When we left North Carolina, one of the birds we enjoyed immensely but sadly left behind was the Northern Cardinal. Such a brilliantly red, active year-round resident of the East. Fast forward to New Mexico and the State Park we visited after Percha Dam is called Rockhound. Known for its geology (thunder eggs) and breathtaking scenery (Florida Mountains), we were prepared to oooh and aaahhhhh at the view while finding a few rocky gems.
Little did we know the birds would captivate us, especially the Pyrrhuloxia, a cousin to the Northern Cardinal and full fledged member of the cardinal family.
No sooner did we set up camp and we were visited by a Pyrrhuloxia (pronounced peer-uuuuh-lox-zia). He must’ve been the group lookout, because he perched in the yucca next to our RV and began calling a warning. But not a warning to steer clear, rather an invitation to come and check us out! And a small group did fly in to investigate our stuff to within a foot of us.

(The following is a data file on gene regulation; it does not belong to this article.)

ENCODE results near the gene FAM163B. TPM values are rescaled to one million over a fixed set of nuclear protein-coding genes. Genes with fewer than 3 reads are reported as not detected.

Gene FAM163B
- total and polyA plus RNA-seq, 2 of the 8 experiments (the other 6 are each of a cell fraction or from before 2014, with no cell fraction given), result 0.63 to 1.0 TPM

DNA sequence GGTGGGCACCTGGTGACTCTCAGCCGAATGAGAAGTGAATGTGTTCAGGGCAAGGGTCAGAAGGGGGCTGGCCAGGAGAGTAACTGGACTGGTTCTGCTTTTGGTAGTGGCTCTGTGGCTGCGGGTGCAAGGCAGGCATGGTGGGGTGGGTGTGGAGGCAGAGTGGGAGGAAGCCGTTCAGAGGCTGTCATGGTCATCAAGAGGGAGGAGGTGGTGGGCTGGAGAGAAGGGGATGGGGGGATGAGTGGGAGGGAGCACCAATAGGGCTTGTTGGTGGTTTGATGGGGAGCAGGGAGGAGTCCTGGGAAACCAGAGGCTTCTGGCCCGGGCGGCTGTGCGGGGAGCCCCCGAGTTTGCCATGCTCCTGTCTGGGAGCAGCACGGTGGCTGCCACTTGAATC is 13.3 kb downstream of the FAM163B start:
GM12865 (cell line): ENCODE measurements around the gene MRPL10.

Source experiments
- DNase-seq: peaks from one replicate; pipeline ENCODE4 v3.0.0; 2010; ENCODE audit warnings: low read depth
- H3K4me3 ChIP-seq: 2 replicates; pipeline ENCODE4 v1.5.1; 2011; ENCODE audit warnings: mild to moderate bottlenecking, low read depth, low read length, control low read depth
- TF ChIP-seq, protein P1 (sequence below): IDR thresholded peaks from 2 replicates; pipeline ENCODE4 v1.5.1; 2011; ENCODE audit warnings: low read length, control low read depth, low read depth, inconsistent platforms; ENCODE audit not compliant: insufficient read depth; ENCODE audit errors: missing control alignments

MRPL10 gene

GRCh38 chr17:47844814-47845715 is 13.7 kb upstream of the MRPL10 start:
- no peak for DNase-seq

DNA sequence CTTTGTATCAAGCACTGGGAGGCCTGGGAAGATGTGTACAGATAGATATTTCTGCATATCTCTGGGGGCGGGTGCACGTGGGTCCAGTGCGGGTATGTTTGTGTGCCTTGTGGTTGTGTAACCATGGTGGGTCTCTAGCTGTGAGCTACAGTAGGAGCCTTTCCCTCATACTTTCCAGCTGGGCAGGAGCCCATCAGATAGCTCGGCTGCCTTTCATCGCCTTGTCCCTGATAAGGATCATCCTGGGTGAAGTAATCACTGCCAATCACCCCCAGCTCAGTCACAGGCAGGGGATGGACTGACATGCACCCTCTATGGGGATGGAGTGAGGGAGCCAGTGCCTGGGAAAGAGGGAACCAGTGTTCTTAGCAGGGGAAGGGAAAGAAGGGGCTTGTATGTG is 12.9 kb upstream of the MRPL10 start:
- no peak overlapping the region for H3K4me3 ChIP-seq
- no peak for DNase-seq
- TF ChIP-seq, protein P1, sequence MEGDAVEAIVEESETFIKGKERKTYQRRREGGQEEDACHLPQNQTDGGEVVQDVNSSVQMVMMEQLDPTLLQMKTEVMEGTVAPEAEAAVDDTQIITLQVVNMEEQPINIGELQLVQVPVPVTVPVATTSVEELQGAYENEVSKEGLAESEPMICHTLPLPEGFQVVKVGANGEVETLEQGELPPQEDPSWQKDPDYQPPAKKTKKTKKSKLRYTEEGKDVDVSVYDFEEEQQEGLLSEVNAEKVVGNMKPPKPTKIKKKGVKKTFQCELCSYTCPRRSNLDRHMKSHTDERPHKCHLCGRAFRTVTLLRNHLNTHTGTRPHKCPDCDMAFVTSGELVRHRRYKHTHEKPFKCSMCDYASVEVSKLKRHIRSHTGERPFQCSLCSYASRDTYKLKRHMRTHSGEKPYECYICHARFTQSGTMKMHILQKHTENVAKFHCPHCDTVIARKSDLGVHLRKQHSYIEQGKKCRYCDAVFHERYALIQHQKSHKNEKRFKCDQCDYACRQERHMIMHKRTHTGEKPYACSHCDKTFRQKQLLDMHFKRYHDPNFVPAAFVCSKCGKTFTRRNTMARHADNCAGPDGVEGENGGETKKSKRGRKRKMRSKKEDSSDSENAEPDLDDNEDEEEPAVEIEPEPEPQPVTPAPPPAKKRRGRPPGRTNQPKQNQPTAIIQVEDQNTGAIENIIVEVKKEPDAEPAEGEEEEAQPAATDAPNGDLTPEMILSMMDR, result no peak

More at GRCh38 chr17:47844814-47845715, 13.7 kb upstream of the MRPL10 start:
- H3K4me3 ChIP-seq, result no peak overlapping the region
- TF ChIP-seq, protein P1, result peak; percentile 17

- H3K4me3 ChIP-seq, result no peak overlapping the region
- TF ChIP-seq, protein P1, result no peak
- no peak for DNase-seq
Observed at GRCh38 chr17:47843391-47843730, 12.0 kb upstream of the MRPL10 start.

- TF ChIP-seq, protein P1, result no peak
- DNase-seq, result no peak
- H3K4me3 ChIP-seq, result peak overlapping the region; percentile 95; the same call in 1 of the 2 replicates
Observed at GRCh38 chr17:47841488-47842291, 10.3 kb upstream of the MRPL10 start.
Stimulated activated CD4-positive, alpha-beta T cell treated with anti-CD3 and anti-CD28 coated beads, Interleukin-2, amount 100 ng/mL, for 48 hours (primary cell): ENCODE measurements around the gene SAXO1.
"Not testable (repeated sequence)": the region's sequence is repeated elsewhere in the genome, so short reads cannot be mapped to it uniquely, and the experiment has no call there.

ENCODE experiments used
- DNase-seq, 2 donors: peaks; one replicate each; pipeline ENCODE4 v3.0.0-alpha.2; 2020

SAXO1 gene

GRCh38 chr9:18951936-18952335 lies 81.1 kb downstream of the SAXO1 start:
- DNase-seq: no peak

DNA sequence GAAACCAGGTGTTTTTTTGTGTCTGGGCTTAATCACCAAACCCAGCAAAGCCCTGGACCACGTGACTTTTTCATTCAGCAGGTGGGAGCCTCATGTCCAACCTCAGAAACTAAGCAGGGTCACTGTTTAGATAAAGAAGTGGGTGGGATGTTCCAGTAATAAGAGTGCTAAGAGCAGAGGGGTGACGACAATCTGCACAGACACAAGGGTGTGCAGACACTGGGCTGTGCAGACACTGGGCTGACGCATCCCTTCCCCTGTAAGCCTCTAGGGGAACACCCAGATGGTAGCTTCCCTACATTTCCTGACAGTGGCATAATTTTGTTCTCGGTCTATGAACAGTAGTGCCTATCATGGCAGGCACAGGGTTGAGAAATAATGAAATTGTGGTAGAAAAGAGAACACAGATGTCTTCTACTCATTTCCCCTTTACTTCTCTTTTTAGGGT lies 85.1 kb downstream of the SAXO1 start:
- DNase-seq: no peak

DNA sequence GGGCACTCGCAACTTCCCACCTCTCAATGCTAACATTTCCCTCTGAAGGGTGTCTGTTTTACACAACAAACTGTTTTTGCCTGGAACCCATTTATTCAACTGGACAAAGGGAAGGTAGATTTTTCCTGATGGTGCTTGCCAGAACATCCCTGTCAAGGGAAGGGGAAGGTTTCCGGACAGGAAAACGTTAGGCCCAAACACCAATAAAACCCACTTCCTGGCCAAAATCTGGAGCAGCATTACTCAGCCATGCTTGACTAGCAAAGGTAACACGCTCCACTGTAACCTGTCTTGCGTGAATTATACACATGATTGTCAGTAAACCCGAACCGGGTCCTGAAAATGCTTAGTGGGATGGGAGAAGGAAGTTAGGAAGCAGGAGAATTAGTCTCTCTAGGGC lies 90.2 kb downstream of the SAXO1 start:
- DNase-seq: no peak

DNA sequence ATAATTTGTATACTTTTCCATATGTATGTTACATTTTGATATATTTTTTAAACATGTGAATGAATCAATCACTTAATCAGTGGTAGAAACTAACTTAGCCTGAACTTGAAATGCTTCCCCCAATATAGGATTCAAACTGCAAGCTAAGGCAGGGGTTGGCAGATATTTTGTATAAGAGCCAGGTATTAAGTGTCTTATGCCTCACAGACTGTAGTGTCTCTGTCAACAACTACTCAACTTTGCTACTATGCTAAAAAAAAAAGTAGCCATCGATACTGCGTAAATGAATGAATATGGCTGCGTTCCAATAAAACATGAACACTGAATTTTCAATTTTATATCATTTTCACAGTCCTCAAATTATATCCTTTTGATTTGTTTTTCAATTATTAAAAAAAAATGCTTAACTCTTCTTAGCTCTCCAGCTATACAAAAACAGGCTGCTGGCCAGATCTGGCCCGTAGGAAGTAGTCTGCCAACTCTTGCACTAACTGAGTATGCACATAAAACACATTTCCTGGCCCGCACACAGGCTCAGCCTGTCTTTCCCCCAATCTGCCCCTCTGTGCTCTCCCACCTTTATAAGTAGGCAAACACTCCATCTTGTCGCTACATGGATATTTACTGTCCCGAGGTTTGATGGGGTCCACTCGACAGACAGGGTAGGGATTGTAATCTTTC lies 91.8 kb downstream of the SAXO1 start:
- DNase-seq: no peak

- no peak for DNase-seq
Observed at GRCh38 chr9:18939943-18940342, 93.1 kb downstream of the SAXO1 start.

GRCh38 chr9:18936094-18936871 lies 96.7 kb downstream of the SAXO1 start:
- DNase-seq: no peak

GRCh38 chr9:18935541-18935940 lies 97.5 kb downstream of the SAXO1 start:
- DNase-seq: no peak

What a treat!
Cornell describes the Pyrrhuloxia as a ”dapper, tough-as-nails” songbird of the desert SW. A perfect description for such a cool bird.
By the way the scenery was breathtaking, and even though we didn’t find any thunder eggs, our close encounter with Pyrrhuloxias made our visit to Rockhound SP more than memorable.